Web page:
The Environmental Protection Agency (EPA) is loosening safety checks on dangerous chemicals such as dry cleaning fluid and other hazardous substances. After the chemical industry hounded the federal government to reduce the level at which health risks are determined regarding dangerous chemicals, the EPA will not target the potential exposure of chemicals in the air, ground, or bodies of water and focus instead on the danger of direct contact of chemicals on humans. An EPA spokesperson claims that other established laws like the Clean Air Act, Clean Water Act, and others already give license to the EPA to regulate chemical exposure found in the air, ground, and water. Unfortunately, by scaling back on chemical safety checks, it may lead to inaccurate statistics regarding potential harm and a reduction in categorizing the risk levels of chemical exposure, which means lifting or lessening restrictions against the use of the chemicals.
Perchloroethylene, used in dry cleaning fluid, 1,4-dioxane, found in antifreeze, deodorants, shampoos, and cosmetics, and trichloroethylene, used in refrigerant chemicals, all pose threats to humans by causing cancer, serious medical issues, and potential fatalities. Scaling back on the 2016 law that guaranteed that hundreds of toxic chemicals would be tested and possibly abolished from use may mean widespread contamination and significant public health challenges for millions of people. Chemical exposure in the air, water, which includes sources for drinking water, and the ground brings just as many lethal consequences as direct contact.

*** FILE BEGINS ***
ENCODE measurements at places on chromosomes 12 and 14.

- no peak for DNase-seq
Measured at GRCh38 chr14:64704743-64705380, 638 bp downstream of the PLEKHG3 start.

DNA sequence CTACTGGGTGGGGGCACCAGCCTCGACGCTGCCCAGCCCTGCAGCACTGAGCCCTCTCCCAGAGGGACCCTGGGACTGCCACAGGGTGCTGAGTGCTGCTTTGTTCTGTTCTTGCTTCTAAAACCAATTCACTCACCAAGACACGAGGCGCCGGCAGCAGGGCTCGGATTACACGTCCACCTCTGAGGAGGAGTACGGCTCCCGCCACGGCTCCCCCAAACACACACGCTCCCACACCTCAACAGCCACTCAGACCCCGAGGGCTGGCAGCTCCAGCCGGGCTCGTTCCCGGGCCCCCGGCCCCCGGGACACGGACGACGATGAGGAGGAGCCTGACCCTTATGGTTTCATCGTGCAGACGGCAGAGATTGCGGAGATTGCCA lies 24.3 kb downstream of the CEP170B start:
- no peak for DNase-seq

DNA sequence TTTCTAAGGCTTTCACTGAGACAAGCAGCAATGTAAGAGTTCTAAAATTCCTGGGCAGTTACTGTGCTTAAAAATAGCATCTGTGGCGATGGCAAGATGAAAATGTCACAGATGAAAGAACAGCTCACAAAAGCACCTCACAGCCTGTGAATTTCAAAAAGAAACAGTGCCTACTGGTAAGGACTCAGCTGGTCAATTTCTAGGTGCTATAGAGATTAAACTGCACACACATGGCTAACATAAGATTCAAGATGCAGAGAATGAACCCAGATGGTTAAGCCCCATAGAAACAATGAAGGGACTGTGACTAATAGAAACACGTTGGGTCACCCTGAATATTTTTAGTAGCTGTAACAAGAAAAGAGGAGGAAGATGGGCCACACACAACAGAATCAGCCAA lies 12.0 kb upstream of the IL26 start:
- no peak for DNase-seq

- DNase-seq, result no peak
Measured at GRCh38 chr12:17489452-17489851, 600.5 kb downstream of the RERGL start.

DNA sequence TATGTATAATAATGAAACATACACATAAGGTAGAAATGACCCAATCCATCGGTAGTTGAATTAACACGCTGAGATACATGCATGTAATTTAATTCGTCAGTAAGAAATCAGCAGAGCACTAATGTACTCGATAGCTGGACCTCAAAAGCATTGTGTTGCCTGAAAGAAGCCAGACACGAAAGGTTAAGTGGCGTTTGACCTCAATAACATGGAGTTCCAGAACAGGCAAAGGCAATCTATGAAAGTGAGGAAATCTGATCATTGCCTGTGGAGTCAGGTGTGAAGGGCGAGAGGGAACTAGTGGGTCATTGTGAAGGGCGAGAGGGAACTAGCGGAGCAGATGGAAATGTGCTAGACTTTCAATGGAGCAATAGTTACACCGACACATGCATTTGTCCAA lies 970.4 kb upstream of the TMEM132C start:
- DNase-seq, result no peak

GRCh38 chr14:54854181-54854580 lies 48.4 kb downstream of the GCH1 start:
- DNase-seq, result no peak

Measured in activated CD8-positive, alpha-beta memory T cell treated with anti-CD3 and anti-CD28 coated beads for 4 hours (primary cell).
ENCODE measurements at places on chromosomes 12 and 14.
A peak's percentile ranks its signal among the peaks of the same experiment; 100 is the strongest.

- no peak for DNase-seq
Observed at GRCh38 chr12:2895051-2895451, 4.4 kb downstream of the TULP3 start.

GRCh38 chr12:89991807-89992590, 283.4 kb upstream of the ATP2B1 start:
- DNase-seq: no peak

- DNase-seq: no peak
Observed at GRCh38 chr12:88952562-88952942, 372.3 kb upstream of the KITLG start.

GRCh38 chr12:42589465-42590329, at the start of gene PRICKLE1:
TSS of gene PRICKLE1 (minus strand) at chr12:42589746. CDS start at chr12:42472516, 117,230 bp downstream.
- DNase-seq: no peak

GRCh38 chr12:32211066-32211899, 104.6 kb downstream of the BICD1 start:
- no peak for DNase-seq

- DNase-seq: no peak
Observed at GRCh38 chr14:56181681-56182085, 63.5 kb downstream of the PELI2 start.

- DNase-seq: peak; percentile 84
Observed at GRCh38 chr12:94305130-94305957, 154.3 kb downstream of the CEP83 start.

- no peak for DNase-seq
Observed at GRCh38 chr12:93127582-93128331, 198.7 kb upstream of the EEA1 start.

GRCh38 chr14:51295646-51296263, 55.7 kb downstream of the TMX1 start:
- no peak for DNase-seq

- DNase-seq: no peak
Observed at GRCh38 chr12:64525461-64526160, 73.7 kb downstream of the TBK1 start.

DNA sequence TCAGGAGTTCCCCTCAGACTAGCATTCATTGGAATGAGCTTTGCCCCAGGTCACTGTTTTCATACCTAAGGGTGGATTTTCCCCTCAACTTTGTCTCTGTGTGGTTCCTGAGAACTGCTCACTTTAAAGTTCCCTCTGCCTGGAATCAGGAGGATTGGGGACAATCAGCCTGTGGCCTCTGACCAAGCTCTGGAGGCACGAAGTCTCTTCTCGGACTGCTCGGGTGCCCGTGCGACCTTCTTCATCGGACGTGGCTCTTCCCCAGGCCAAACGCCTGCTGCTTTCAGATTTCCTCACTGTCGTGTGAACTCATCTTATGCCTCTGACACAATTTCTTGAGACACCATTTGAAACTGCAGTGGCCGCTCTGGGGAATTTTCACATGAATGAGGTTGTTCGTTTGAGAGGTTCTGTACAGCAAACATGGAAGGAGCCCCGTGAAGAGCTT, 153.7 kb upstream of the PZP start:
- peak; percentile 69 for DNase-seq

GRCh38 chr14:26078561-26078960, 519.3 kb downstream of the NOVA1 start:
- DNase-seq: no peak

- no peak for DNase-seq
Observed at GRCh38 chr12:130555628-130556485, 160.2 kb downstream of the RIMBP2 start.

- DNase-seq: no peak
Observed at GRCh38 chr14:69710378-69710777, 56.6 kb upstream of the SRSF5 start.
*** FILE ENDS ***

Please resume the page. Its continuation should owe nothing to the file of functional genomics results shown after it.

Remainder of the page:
If you or someone you love developed medical conditions due to toxic chemical exposure, contact our Philadelphia environmental lawyers at Williams Cedar at 215-557-0099 or contact us online. Our offices are centrally located in Philadelphia and Cherry Hill, New Jersey to serve clients throughout Pennsylvania, New Jersey, and across the nation.